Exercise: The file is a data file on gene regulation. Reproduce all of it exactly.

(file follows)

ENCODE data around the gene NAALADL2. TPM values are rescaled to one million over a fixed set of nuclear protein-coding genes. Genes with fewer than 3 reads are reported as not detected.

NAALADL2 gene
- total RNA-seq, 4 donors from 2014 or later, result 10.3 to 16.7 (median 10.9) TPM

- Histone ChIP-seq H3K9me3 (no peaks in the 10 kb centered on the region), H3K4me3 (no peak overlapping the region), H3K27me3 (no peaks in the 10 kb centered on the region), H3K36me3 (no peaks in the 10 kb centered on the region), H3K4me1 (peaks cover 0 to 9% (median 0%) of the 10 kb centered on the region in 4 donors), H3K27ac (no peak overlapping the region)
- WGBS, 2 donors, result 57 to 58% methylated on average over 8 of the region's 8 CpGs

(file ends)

ENCODE data around the gene NAALADL2. TPM values are rescaled to one million over a fixed set of nuclear protein-coding genes. Genes with fewer than 3 reads are reported as not detected.

NAALADL2 gene
- total RNA-seq, 4 donors from 2014 or later, result 10.3 to 16.7 (median 10.9) TPM

- Histone ChIP-seq H3K9me3 (no peaks in the 10 kb centered on the region), H3K4me3 (no peak overlapping the region), H3K27me3 (no peaks in the 10 kb centered on the region), H3K36me3 (no peaks in the 10 kb centered on the region), H3K4me1 (peaks cover 0 to 9% (median 0%) of the 10 kb centered on the region in 4 donors), H3K27ac (no peak overlapping the region)
- WGBS, 2 donors, result 57 to 58% methylated on average over 8 of the region's 8 CpGs